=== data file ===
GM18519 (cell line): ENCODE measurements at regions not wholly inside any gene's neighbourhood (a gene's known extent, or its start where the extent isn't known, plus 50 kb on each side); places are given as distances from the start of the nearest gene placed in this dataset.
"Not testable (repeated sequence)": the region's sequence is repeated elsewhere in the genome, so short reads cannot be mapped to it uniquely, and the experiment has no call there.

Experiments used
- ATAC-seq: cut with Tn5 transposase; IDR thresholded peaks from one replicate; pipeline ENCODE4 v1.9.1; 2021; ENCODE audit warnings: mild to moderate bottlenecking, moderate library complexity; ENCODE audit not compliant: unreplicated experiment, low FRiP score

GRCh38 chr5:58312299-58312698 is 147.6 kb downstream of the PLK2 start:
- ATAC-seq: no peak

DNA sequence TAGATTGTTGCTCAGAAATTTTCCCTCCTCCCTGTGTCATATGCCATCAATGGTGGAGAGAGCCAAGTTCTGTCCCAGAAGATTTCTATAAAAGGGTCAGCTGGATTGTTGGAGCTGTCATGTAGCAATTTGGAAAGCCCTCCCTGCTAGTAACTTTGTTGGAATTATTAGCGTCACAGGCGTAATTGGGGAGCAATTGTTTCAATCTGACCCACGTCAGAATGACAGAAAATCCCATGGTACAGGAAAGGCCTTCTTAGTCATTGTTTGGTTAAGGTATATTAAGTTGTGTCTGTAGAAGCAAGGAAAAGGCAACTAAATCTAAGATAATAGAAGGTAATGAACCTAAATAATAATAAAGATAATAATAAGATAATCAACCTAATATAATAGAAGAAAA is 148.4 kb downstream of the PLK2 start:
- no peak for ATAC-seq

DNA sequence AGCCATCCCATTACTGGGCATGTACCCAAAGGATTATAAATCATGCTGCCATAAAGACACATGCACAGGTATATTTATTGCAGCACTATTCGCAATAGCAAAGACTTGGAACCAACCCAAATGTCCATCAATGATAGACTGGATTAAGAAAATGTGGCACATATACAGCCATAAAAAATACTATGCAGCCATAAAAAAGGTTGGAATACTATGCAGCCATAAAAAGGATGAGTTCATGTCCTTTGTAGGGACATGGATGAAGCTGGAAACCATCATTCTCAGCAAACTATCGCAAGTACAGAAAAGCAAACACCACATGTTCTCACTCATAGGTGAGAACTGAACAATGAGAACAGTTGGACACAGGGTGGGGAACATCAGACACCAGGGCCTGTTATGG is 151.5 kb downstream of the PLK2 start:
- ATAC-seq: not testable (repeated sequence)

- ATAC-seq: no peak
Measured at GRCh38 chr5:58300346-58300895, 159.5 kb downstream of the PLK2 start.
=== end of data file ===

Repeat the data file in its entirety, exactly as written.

GM18519 (cell line): ENCODE measurements at regions not wholly inside any gene's neighbourhood (a gene's known extent, or its start where the extent isn't known, plus 50 kb on each side); places are given as distances from the start of the nearest gene placed in this dataset.
"Not testable (repeated sequence)": the region's sequence is repeated elsewhere in the genome, so short reads cannot be mapped to it uniquely, and the experiment has no call there.

Experiments used
- ATAC-seq: cut with Tn5 transposase; IDR thresholded peaks from one replicate; pipeline ENCODE4 v1.9.1; 2021; ENCODE audit warnings: mild to moderate bottlenecking, moderate library complexity; ENCODE audit not compliant: unreplicated experiment, low FRiP score

GRCh38 chr5:58312299-58312698 is 147.6 kb downstream of the PLK2 start:
- ATAC-seq: no peak

DNA sequence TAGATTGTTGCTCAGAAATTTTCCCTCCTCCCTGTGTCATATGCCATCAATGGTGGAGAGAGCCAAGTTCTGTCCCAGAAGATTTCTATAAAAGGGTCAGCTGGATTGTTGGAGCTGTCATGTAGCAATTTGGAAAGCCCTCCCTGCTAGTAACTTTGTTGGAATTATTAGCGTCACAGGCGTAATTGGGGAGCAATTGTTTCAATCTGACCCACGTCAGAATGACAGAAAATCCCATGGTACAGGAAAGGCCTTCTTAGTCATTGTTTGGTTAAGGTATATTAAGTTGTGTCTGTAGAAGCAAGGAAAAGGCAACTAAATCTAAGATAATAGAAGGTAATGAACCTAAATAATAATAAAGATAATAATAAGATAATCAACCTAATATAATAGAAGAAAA is 148.4 kb downstream of the PLK2 start:
- no peak for ATAC-seq

DNA sequence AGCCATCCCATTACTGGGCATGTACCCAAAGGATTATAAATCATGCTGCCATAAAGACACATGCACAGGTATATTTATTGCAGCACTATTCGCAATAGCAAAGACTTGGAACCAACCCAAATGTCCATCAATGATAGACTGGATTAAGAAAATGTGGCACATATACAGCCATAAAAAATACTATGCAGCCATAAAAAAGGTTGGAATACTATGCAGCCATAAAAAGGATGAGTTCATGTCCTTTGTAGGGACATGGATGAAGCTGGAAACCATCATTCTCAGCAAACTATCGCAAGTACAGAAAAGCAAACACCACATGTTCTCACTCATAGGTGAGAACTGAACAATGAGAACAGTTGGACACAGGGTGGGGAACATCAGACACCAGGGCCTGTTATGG is 151.5 kb downstream of the PLK2 start:
- ATAC-seq: not testable (repeated sequence)

- ATAC-seq: no peak
Measured at GRCh38 chr5:58300346-58300895, 159.5 kb downstream of the PLK2 start.